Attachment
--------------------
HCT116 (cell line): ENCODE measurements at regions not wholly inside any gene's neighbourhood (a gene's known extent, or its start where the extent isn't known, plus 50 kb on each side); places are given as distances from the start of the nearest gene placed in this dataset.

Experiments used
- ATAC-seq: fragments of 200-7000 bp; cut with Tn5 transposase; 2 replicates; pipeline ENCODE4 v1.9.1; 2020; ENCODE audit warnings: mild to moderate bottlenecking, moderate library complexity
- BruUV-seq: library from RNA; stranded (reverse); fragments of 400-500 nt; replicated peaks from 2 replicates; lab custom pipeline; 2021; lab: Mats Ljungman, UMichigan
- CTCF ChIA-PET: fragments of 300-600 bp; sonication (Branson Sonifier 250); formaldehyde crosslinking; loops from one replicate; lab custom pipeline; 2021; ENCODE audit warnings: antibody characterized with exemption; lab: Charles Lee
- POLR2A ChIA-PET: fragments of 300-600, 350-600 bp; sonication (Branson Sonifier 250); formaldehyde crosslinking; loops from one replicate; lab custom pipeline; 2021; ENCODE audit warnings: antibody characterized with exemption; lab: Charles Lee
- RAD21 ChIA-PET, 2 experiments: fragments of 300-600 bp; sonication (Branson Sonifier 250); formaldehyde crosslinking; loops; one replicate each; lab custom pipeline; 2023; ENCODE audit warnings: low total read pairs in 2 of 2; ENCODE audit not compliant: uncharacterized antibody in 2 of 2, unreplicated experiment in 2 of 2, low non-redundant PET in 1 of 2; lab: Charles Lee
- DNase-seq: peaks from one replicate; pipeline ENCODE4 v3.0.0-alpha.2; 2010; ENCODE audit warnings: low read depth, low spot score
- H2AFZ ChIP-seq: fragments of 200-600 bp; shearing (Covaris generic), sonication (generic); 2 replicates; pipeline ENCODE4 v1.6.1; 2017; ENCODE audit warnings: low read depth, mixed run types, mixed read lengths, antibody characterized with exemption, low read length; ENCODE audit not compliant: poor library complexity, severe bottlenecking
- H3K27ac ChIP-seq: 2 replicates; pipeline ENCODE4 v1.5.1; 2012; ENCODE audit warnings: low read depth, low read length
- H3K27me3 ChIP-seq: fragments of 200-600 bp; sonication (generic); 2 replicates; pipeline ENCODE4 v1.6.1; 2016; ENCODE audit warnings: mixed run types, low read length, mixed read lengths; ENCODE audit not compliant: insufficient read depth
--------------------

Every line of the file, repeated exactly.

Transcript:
HCT116 (cell line): ENCODE measurements at regions not wholly inside any gene's neighbourhood (a gene's known extent, or its start where the extent isn't known, plus 50 kb on each side); places are given as distances from the start of the nearest gene placed in this dataset.

Experiments used
- ATAC-seq: fragments of 200-7000 bp; cut with Tn5 transposase; 2 replicates; pipeline ENCODE4 v1.9.1; 2020; ENCODE audit warnings: mild to moderate bottlenecking, moderate library complexity
- BruUV-seq: library from RNA; stranded (reverse); fragments of 400-500 nt; replicated peaks from 2 replicates; lab custom pipeline; 2021; lab: Mats Ljungman, UMichigan
- CTCF ChIA-PET: fragments of 300-600 bp; sonication (Branson Sonifier 250); formaldehyde crosslinking; loops from one replicate; lab custom pipeline; 2021; ENCODE audit warnings: antibody characterized with exemption; lab: Charles Lee
- POLR2A ChIA-PET: fragments of 300-600, 350-600 bp; sonication (Branson Sonifier 250); formaldehyde crosslinking; loops from one replicate; lab custom pipeline; 2021; ENCODE audit warnings: antibody characterized with exemption; lab: Charles Lee
- RAD21 ChIA-PET, 2 experiments: fragments of 300-600 bp; sonication (Branson Sonifier 250); formaldehyde crosslinking; loops; one replicate each; lab custom pipeline; 2023; ENCODE audit warnings: low total read pairs in 2 of 2; ENCODE audit not compliant: uncharacterized antibody in 2 of 2, unreplicated experiment in 2 of 2, low non-redundant PET in 1 of 2; lab: Charles Lee
- DNase-seq: peaks from one replicate; pipeline ENCODE4 v3.0.0-alpha.2; 2010; ENCODE audit warnings: low read depth, low spot score
- H2AFZ ChIP-seq: fragments of 200-600 bp; shearing (Covaris generic), sonication (generic); 2 replicates; pipeline ENCODE4 v1.6.1; 2017; ENCODE audit warnings: low read depth, mixed run types, mixed read lengths, antibody characterized with exemption, low read length; ENCODE audit not compliant: poor library complexity, severe bottlenecking
- H3K27ac ChIP-seq: 2 replicates; pipeline ENCODE4 v1.5.1; 2012; ENCODE audit warnings: low read depth, low read length
- H3K27me3 ChIP-seq: fragments of 200-600 bp; sonication (generic); 2 replicates; pipeline ENCODE4 v1.6.1; 2016; ENCODE audit warnings: mixed run types, low read length, mixed read lengths; ENCODE audit not compliant: insufficient read depth